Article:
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Rio 2016 Cuts: Air Conditioning Isn’t ‘Critical’ for Olympians

RIO DE JANEIRO — The 10,500 athletes at next year's Olympics will feel first-hand the deep budget cuts buffeting the Rio de Janeiro Games: they won't have air conditioning in their bedrooms unless someone pays for it.

Charging for air conditioning is part of what games organizers call finding "fat" and cutting it.

FROM AUG. 5: Will Rio be ready for the 2016 Olympics? 3:41

Mario Andrada, spokesman for the Rio Games, said in an interview that organizers have found up to 2 billion reals ($520 million) that needed to be cut as part of balancing the operating budget of 7.4 billion reals ($1.9 billion).

Asked specifically about the need for AC in the bedrooms, Andrada replied: "We don't think it's going to be critical (to have air conditioning) there."

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Though the Games take place in the South American winter — Aug. 5-21, 2016 — it could still be hot. This year on Aug. 19 the temperature soared to 95.7 F.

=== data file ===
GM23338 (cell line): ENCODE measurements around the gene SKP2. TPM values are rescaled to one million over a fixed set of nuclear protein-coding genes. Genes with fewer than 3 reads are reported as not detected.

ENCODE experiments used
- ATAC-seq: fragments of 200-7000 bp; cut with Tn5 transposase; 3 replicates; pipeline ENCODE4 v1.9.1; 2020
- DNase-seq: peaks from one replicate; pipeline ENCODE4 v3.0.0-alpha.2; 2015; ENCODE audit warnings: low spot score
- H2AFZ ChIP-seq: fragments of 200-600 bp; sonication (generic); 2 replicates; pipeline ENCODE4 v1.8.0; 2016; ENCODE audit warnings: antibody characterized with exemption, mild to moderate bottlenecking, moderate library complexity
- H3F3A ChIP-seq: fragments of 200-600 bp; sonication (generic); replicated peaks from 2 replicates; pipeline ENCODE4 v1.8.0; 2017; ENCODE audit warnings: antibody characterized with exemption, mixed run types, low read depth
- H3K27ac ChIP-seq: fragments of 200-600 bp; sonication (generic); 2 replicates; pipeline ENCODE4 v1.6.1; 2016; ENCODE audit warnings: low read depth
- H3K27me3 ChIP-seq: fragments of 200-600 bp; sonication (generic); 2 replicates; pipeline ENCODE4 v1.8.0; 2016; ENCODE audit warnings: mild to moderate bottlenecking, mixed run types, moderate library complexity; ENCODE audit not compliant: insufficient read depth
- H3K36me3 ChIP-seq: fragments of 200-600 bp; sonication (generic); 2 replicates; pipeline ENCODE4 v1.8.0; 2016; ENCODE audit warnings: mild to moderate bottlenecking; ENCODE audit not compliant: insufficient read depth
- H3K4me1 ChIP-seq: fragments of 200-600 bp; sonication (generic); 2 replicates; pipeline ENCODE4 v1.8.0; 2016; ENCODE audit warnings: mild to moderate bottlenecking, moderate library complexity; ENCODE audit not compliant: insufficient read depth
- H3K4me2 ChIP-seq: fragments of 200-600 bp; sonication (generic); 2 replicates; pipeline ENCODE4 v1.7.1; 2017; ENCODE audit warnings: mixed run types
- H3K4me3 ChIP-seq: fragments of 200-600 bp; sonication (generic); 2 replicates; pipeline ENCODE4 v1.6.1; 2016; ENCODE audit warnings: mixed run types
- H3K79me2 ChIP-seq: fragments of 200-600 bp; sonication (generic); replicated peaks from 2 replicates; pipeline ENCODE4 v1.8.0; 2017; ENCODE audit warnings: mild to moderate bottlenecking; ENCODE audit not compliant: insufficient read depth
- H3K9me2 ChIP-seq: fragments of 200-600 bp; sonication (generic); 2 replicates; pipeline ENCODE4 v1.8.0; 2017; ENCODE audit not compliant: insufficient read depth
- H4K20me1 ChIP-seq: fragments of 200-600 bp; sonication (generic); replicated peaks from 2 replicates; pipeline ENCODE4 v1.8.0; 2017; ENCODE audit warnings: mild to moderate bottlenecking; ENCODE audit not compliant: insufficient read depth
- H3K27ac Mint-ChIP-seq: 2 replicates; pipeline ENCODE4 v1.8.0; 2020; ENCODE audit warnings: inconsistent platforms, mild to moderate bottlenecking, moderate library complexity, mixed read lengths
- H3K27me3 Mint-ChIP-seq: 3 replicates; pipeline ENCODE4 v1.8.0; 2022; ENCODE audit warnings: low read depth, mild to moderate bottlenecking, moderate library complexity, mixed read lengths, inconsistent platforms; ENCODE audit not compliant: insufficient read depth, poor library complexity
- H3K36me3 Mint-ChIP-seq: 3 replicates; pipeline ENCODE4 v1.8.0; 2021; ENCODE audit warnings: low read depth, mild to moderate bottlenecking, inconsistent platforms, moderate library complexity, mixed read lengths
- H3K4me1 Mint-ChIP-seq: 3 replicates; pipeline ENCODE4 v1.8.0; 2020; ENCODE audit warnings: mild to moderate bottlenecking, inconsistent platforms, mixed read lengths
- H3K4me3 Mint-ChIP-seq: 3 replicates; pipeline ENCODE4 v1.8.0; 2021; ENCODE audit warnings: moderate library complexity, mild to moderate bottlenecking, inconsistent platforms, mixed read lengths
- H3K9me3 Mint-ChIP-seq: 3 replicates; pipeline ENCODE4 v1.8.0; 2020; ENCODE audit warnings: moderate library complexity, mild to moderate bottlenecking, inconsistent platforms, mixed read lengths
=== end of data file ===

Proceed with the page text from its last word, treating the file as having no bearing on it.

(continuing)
Andrada said national federations might pay for some athletes, though it's unclear if poorer federations could handle the added costs.

Rio Olympic organizers are being hit by a deep recession, a steep fall in the value of the local currency against the dollar, and 10 percent inflation.

Officials say most of the cuts involve "behind-the-scenes" facilities, unseen on television or by ticket-paying customers. This could involve organizers buying cheaper products and services, reducing signage, or using more temporary structures.

"It (cutting) hasn't been painful so far," Andrada said. "It will be painful from now on because we need to finish the process."

The cuts will be welcomed by those asking why Brazil, with poor schools, under-funded hospitals and high taxes, has spent more than $20 billion to organize last year's World Cup and the Olympics.